get into a Junior Dragster he'd find a way to prop himself up and reach
the pedals. He's just like I was when I was young. And that's all I thought
about. At school, my subjects probably suffered a little bit with math
and all my studies because
CP: YOU'VE SHOWN TALENT IN OTHER RACING SERIES, SUCH AS SPORTS-CAR RACING, DIRT, ETC. DO YOU HAVE PLANS TO VENTURE FURTHER IN THOSE ARENAS?
RC: I hope so. We'll see what happens with the IROC
series. There's some exciting stuff they're working on and hopefully we
can see if we'll be a part of it. It depends on the scheduling. IROC has
to work around all those other drivers, so we'll see how that goes. I
know for sure I'm doing the two dirt races with Tony Stewart at Eldora.
We're going to do the Prelude to a Dream again with all the Nextel Cup
drivers, like I did last year with the Dirt Modifieds. I actually talked
to Casey Kahne and Tony Stewart and
CP: YOU ARE VERY MUCH A FAMILY MAN. HOW DO YOU BALANCE THE DRIVING WITH FAMILY LIFE?
RC: It's been better. I have a Monaco motor home that
I got last year and I spend a lot of time staying at the track instead
of at hotels. Chris Richline drives it from race to race, and it just
makes it a little easier. I can spend maybe another day at home, fly in,
stay at the track and then
CP: IF YOU HAD YOUR DRUTHERS, WHAT WOULD YOU WANT TO CHANGE IN YOUR LIFE?
RC: One thing I'd probably want to change is letting what I do for a living consume me as much as it does. Fortunately, I'm competitive and I love anything to do with competition and I thrive on it. Unfortunately, I sometimes let it get to me and I bring my job home a lot of times. If I lose a race, or something happens at the track that you're disappointed in that you did, I guess like any other job, you come home after something happens at work and you tend to dwell on it. Luckily, my family is a little more patient. They've learned that they can see when I come into the door, or they see when I get up in the morning between races, how my attitude is and they help cheer me up.
A lot of times I wear my emotions a little longer than I'd like to when
I come home, away from the track. I need to learn to leave it a little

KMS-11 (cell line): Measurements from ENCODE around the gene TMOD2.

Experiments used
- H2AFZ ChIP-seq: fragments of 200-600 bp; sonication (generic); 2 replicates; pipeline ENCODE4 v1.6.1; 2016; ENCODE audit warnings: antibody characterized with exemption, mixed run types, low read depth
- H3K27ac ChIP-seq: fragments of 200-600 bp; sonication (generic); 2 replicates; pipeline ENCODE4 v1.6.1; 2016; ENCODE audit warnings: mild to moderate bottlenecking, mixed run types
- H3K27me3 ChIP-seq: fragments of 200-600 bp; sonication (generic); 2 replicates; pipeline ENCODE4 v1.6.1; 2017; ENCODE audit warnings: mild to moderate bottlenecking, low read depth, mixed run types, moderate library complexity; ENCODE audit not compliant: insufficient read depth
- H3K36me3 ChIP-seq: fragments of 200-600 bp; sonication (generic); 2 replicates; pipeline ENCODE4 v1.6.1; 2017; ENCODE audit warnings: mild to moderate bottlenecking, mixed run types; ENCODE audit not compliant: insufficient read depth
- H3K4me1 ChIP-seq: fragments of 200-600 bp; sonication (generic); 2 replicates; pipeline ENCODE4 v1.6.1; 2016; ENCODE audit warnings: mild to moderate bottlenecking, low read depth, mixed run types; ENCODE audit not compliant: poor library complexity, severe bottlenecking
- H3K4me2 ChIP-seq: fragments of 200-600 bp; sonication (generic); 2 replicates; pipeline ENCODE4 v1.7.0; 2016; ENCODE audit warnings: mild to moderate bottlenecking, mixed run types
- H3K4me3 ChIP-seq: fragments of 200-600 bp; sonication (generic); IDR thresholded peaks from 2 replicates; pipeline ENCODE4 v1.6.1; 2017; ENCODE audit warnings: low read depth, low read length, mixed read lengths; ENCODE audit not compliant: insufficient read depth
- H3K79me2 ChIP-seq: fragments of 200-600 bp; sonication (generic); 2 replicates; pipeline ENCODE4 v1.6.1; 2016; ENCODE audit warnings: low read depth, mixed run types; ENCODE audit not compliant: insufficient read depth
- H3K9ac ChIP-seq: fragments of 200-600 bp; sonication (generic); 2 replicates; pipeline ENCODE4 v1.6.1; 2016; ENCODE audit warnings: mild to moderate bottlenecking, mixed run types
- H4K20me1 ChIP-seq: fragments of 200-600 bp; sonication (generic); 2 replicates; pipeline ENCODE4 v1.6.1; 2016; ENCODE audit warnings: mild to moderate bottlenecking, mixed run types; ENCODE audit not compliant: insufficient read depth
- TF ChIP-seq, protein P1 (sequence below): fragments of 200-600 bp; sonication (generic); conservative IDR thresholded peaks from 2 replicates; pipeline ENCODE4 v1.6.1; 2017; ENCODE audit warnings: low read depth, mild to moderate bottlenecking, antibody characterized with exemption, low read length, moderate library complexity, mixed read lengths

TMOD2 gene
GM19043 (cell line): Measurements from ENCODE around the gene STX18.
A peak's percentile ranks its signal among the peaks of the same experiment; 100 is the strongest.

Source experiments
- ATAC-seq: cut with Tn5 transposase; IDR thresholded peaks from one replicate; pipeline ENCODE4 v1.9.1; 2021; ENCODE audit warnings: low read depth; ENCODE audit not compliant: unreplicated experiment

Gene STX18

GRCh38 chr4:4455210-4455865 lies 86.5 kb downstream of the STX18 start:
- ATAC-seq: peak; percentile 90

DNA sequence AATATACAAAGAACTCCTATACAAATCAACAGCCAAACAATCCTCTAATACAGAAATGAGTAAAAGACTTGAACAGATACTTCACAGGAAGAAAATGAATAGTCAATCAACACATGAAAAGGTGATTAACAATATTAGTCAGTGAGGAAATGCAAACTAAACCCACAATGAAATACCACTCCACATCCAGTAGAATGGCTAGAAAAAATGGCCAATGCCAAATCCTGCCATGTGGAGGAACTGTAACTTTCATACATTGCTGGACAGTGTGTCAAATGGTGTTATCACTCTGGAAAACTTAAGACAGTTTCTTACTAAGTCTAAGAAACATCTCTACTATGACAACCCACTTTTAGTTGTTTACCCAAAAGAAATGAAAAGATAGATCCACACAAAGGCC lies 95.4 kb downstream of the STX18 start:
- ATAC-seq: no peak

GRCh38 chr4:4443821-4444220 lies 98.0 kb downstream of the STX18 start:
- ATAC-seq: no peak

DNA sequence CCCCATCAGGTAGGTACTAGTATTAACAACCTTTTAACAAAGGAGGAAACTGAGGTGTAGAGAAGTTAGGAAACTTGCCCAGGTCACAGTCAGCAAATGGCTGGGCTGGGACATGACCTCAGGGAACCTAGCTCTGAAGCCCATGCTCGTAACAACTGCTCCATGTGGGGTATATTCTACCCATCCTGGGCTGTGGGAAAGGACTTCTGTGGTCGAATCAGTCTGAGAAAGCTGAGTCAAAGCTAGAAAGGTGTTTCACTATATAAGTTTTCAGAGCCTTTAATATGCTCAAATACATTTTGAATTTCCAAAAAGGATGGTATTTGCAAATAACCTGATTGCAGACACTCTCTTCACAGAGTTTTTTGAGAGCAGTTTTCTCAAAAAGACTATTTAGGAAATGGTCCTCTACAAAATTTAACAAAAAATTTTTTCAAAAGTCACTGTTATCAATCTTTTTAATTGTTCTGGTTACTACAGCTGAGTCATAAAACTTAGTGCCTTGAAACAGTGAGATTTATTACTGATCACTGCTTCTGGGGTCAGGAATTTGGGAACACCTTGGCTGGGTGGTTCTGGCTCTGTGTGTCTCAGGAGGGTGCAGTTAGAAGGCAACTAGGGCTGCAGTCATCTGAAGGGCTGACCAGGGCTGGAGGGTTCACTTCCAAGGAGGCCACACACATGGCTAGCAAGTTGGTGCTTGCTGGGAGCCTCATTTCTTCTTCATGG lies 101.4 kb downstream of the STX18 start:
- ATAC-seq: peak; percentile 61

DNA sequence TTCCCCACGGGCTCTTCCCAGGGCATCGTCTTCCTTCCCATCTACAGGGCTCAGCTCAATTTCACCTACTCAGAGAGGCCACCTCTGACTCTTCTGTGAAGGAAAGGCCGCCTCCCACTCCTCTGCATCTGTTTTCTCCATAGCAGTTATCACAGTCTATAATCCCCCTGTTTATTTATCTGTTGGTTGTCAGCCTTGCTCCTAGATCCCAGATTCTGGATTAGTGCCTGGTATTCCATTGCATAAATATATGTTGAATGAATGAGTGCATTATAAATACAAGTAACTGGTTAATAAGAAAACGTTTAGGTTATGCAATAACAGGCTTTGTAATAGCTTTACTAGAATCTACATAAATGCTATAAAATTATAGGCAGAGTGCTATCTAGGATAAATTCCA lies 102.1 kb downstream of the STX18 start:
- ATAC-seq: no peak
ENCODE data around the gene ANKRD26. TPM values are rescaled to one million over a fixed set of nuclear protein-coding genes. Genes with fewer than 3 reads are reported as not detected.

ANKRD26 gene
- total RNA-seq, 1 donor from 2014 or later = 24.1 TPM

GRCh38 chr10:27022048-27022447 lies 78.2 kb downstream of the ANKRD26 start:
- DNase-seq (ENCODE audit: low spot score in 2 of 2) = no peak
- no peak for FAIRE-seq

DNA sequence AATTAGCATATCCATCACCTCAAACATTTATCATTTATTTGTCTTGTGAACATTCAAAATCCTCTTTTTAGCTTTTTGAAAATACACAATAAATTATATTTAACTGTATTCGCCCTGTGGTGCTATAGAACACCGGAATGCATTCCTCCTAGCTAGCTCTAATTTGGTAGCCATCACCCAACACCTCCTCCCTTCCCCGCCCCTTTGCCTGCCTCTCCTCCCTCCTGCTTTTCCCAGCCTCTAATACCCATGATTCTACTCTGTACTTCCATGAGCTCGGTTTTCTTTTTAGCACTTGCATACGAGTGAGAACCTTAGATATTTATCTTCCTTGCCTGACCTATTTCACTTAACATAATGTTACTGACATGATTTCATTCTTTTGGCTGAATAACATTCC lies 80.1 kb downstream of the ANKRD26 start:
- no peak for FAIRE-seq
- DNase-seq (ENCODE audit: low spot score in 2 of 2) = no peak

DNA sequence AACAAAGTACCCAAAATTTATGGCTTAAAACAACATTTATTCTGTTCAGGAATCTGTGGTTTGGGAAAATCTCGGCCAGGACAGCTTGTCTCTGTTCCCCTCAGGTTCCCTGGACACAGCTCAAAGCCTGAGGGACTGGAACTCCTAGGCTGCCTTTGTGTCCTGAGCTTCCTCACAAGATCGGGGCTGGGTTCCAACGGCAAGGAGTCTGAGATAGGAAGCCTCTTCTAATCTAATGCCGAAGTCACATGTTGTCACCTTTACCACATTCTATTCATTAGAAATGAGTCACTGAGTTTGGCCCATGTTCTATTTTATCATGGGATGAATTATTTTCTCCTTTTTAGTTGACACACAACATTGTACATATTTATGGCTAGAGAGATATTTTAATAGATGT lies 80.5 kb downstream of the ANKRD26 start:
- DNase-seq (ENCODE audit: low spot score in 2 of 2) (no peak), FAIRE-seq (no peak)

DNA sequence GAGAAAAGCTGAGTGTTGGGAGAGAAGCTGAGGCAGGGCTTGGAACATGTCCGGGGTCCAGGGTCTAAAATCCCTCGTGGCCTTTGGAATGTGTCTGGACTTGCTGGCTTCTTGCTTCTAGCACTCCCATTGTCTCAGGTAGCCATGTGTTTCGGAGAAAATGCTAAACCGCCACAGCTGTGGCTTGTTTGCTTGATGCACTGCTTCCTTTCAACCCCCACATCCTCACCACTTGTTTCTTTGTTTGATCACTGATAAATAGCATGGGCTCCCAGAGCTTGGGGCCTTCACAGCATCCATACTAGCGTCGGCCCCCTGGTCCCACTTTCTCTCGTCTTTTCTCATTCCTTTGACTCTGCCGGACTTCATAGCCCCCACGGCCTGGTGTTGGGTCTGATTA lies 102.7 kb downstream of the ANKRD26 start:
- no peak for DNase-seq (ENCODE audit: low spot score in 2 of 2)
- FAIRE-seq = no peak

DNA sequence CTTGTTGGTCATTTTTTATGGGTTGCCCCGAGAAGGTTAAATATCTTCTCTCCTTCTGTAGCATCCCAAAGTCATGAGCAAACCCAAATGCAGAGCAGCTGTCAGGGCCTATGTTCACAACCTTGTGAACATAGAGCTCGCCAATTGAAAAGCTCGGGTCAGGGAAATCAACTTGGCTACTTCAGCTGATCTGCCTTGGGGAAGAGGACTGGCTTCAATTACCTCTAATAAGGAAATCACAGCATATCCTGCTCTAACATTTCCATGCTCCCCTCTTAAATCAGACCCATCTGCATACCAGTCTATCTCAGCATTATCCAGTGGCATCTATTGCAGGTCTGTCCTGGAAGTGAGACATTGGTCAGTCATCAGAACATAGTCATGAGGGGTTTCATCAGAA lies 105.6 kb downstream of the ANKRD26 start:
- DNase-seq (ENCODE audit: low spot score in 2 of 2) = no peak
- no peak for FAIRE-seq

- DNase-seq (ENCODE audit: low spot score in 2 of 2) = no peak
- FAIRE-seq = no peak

more at the track. A lot of times I come home I'm just so bummed out about
what happened that it'll take me a couple of days to get over it. That's
two days at home that I could be spending a little more time not bummed
out. It's something I need to work on. I think that will come in
CP: WHEN ARE YOU THE HAPPIEST?
RC: Obviously when we're winning. I'm happy when my
family is at the track and they can enjoy it with me, whether it's my
mom and dad, or my family. I'm happiest really not only when my family
is at the track but spending time with my team. I love to take them to
dinner, I love to spend time with them. One of my favorite times is in
the staging lanes when it's all kicked back and the guys are done working
and we're back there waiting to run and we get to joke around and talk
about what's going on in each other's lives and sit in the Durango and
listen to music and just spend quality time.
CP: IS THERE ANYTHING YOU WISH TO ADD?
RC: I'm driving the Jeff Gaynor-owned Nostalgia Funny
Car three times this year at the Goodguys races. I did that last year.
It was just a blast to do and everybody is excited about it. I'm going
to have Roland Leong come out to tune it. Mopar and Direct Connection
came aboard last year to help out, along with Jeg's, and they're all going
to come back. There's some surprise as to how they're going to paint the
car, but I'm definitely going to compete with it at three of the races.
We're going to kick it off at the March meets and race two other events.
That was one of the funnest times I